Dickinson—her themes and some of her concepts also find their way into many of my stories (death, success, hope, aloneness, among others).

Yann Martel—his mastery of the metaphysical conceit (aka extended metaphor) influences my own use of this literary device to set the tone of scenes, chapters, or entire works.

Rudolfo Anaya—my former advisor, may he rest in peace, taught me the value of embracing and making the most of writing through regionalism, creating my own idioms, and conveying our culture through literature.

Were any of your characters inspired by real people?

Almost all the characters in my first book are real people because it’s based on a true story. Since then, many of the characters I created and still create are based real people or have traits I borrow from people I know or have known.

What did you learn when writing your book? In writing it, how much research did you do?

For my first book, I learned so much more about the religious brotherhoodwhich was a big part of the storyline. I am the curator of the brothers’ records dating back to 1850 and their religious artifacts, so I have most of what I needed in my home. My mother, the historian of our family, also left many records of our ancestry and traditions which I incorporated into that book.

Each book I write requires research for historical accuracy or for other elements I include. I research as I write, so google is a good writing buddy I rely upon. However, I have my own library of resources I use constantly, like New Mexico plants and herbal remedies. I learned about ghosts and their ghostly presence for the second book; I learned about the Great Alaskan Earthquake of 1964 and found a blog of survivors who supplied details for the experience of being in an earthquake. I discovered new folktale characters and creatures to incorporate into my third book, and I found many New Mexico outlaws to choose from for the fourth book. I learned about the tradition of the Quinceañera for book five and also learned about a new genre I never knew about. Writing teaches me something new almost every day.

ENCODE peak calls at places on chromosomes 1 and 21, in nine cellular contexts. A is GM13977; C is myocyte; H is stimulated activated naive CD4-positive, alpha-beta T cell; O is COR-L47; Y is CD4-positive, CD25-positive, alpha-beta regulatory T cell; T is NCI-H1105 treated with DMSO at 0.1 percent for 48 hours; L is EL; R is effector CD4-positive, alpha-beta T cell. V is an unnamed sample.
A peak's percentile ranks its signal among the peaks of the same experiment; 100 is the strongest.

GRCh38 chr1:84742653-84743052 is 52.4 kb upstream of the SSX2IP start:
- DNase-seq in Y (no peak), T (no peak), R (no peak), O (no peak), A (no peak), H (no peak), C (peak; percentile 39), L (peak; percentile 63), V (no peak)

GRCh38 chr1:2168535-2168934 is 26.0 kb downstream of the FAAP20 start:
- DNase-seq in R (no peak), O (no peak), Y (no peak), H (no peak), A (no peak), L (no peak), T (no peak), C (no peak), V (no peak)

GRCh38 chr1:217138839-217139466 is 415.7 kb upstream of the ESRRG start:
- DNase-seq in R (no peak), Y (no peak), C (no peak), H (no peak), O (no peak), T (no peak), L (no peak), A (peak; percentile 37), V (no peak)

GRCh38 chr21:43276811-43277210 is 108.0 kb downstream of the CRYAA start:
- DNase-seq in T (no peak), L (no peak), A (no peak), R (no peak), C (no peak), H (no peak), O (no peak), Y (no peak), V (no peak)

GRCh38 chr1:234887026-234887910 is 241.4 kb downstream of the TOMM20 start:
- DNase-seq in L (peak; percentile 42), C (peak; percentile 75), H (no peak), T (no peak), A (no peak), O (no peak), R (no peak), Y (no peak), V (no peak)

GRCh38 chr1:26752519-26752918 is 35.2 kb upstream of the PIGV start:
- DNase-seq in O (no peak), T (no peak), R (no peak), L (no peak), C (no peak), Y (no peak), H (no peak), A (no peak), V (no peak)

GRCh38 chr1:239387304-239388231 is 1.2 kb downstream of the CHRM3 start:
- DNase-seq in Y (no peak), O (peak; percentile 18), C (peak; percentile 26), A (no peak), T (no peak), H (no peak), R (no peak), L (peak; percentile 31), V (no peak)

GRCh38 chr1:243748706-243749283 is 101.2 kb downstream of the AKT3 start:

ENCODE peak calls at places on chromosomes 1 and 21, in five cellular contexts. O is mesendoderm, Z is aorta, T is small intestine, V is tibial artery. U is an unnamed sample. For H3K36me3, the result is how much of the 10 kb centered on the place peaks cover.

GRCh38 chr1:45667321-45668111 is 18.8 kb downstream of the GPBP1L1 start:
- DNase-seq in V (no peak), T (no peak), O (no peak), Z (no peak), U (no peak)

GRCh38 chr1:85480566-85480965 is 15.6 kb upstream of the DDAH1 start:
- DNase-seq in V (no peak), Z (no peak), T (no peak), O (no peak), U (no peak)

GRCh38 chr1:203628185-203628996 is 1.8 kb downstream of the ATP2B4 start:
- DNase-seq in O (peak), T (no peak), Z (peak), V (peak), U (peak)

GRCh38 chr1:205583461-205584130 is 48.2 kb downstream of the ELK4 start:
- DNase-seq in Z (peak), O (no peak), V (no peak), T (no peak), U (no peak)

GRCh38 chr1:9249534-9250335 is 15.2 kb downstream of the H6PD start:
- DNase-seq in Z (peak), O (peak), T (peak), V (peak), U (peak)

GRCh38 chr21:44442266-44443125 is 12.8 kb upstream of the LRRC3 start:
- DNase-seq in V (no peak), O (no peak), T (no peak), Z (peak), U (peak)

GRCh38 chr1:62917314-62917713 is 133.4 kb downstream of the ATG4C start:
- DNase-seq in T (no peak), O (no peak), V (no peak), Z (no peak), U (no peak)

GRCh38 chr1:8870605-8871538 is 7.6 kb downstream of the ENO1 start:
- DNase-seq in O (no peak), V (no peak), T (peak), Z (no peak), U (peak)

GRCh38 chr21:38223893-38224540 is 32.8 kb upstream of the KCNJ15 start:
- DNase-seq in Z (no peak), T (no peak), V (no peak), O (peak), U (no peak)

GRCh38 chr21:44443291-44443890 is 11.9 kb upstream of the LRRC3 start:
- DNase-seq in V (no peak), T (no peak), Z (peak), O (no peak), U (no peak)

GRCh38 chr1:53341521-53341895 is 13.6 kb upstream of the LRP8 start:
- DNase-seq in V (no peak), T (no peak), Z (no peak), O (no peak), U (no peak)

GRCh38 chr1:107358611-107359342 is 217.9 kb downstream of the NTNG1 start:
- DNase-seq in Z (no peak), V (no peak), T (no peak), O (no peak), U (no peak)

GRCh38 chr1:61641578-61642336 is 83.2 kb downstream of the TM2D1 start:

Did you uncover things about yourself while writing your books or stories, whether that be a long forgotten memory, a positive experience etc.

For the first book, many childhood memories came back to me and provided a bit of introspection about myself regarding my youth. Most of what I’ve uncovered comes from the non-fiction stories, essays, and articles I write between books. Some of the memories are unwelcome and painful, but writing about them and sharing them with readers makes me realize I’m not alone because they’ve gone through similar human experiences.

How do you select the names of your characters? Do you know everything about them before you start writing their story?

I select many of the names of my characters from the old names from my culture. Many are archaic, and since I write about elements of my culture I don’t want forgotten, the names are part of that. Some character names are symbolic or allegorical to suit the story lines. Take my most current antagonist, Atlaclamani Ahuatzi, an Aztec woman who needed a powerful name. A special character is a boy named José María from a previous story. Hesettled in a community called Rey Salvador (King Savior); his story is an allegory of Christ’s. Some names are more relevant than others to suit the characters.

How long on average does it take you to write a book or story? 

My first five books took two months each to write. My sixth is going a bit faster, perhaps because the inspiration for it is strong. My short stories take anywhere from a few hours to a few days before I submit them to publications. I love the satisfying feeling of bursting with inspiration to start a new project, even as I’m finishing the one before.

Thank you for joining me in the tearoom, Carman.

To find out more about Carman’s books and writing click on the link below:

http://plu.us/cbacacreations

If you want to find out more about Clubhouse Members’ Books, don’t forget to check out the Clubhouse Bookshops, too.

3 thoughts on “Clubhouse Guest’s Chat: Carmen Baca

Add yours

  1. Good interview! “Alice in Wonderland adventure through Tales from the Crypt” sounds outrageously wonderful. I like Dickenson, too. She was one of the few poets that helped calm my daughter down when she was a baby. Something about the rhythm, I guess.

    Liked by 1 person

  2. Hi Carmen and Paula. What a fascinating interview! I love hearing from you, Carmen, and always seem to learn more about what it takes to be an accomplished writer such as yourself. In this case if was the importance of research to make sure the events in a story/novel are accurate. Thank you for reminding me of that!! Here’s wishing you all the best of luck on your upcoming YA book. I’d love to read that one!!

    Liked by 1 person